If Onlies and What-ifs: Harnessing the Power of Choice in Our Lives

For the last several months, I’ve been writing about letting go and moving forward; getting unstuck and reuniting with lost dreams.  I’ve also been writing about heroes and victims and the power of words and the stories we tell ourselves and others.

In this vein, I’ve been thinking about how we often find ourselves lamenting if onlies.  “If only he had been willing to change…”  “If only I had more time to finish my projects…” “If only I had this or if only he/she/they had done that…”  “If only I could…”  We torment ourselves in any number of ways – whining, musing, wondering, yet staying stuck all the same.  If onlies are about those things over which we feel powerless to change, whether people or events outside of ourselves or our own (mis)perceived personal limitations or struggles.  They are about playing the victim and avoiding personal responsibility.  They are the excuses we allow ourselves and they reek of fear, apathy and defeat.  “If-only” is dis-empowerment at its core.

Let’s try a different phrase on for size.  Let’s play around with “what if…”  Not the what-ifs that breed worry and inaction, but a different kind of what-if.  The kind of question that breeds hope and the belief in what’s possible by asking, “What if instead of allowing ourselves to feel victimized and stuck, we made a different choice?  A bold choice…an affirming and fully present choice?”  “What if we accepted what is, instead of focusing our energy on what could have been, should have been, or might have been?”  “What if we chose to act, instead of react?”

If onlies suggest that we are not happy with our present and sometimes that is true.  We believe that events and other people or sometimes even ourselves, are the cause of our misery and that we have been dealt a bad hand.   Maybe you’ve made a mistake; maybe someone or something has hurt you; maybe you have a physical ailment that you blame for holding you back.  Life is not always kind or fair, it’s true.  But once we truly accept that fact, we discover that even amidst the rubble, there is great beauty and joy to be found in this life, too, though you have to be willing to look past limitations to the possibilities; you have to be willing to shift from passivity to accountable action.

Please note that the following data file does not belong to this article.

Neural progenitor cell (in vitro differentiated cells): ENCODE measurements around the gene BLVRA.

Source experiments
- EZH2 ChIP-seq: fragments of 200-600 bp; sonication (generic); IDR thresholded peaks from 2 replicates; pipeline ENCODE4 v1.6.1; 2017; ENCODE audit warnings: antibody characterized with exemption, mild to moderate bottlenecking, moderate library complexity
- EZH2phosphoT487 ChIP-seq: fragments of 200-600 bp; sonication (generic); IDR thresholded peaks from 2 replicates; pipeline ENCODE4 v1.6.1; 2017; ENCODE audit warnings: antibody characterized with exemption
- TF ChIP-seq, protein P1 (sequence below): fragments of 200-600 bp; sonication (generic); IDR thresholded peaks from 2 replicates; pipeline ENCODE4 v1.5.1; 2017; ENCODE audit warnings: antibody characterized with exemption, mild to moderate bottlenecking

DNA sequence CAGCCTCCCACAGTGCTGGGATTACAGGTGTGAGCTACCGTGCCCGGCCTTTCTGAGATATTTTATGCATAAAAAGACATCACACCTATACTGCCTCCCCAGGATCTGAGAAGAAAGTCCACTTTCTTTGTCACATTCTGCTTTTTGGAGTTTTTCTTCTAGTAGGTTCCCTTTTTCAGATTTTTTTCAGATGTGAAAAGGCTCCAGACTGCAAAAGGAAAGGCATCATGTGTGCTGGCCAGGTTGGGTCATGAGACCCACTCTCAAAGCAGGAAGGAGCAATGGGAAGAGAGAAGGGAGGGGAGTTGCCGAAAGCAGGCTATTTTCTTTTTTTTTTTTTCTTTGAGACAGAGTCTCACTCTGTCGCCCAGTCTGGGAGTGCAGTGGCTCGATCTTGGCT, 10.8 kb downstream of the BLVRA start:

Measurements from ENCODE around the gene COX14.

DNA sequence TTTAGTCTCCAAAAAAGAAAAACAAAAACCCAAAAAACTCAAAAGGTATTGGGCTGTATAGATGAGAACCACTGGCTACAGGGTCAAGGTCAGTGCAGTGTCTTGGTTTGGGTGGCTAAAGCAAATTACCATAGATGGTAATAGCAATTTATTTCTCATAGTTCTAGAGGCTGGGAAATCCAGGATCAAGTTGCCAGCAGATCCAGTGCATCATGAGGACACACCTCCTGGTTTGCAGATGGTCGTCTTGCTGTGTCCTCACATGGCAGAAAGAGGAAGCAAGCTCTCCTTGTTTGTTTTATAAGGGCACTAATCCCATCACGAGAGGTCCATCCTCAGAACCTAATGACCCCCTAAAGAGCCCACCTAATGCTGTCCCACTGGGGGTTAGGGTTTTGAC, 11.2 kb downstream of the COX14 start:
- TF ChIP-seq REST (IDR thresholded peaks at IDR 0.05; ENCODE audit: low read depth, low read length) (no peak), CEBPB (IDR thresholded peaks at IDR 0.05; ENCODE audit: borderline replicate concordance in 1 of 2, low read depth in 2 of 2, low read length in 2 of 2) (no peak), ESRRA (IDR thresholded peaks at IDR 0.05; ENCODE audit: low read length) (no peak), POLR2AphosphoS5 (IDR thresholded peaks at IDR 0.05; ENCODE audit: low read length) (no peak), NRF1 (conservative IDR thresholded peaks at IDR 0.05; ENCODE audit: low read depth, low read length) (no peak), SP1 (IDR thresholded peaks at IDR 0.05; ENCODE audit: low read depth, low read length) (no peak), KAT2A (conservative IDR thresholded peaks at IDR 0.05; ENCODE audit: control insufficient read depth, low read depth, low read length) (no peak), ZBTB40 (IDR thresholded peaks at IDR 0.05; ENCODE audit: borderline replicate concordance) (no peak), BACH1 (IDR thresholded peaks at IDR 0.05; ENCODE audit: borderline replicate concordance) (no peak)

If you’ve been dealt a bad hand or you’ve played your cards poorly, you still have choices.  You have the choice of attitude (which, by the way, often shapes our actions (or inaction)).  You have the choice of playing your hand as-is, or folding your cards.  You can quit, change, act, rise-up, or simply surrender in peace.  But victimhood, should you choose to stay stuck, is a choice as well.

I’m curious…

How do the phrases “if only” and “what if” shape your life?  Are they catalysts for change or an excuse to stay stuck?  Do you own your choices, including your attitude, or do you resign yourself to playing the role of passive victim?  If you could eliminate the phrase “if only…” from your life, what impact might that have?  Do you routinely look for and find the gems hidden amidst the rubble, or believe that the rubble is all that there is?

8 thoughts on “If Onlies and What-ifs: Harnessing the Power of Choice in Our Lives

  1. I totally have to answer that question, I love your thoughts here Sharon, very inspiring. I know that dark hole as I stumble into it on occasion, along with “if only” while caught in weak moments of desire, self-pity or jealousy and want, and I think it has been “what if” that has come to my rescue.

    What if I use “if only” to my benefit, take the raw words, (or paint:) pull them apart to give me inspiration and empowerment. Take the conjunction and adverb (two primary colors) and use them to create a new colour for my canvas of life.

    What if I take “if only” and put them together differently and inspire myself:

    “If only” I had been the one to say this or that, changes to- “Only if” I am the one to say this or that will I see the change I want.

    “If only” I had not been dealt such a bad hand changes to- Only if I look to the lesson held within the hand (myself) will I change the outcome.

    “If only” I had not lost this person, everything would be different, changes to- Only if I understand what lost means can I move forward to a new beginning and different.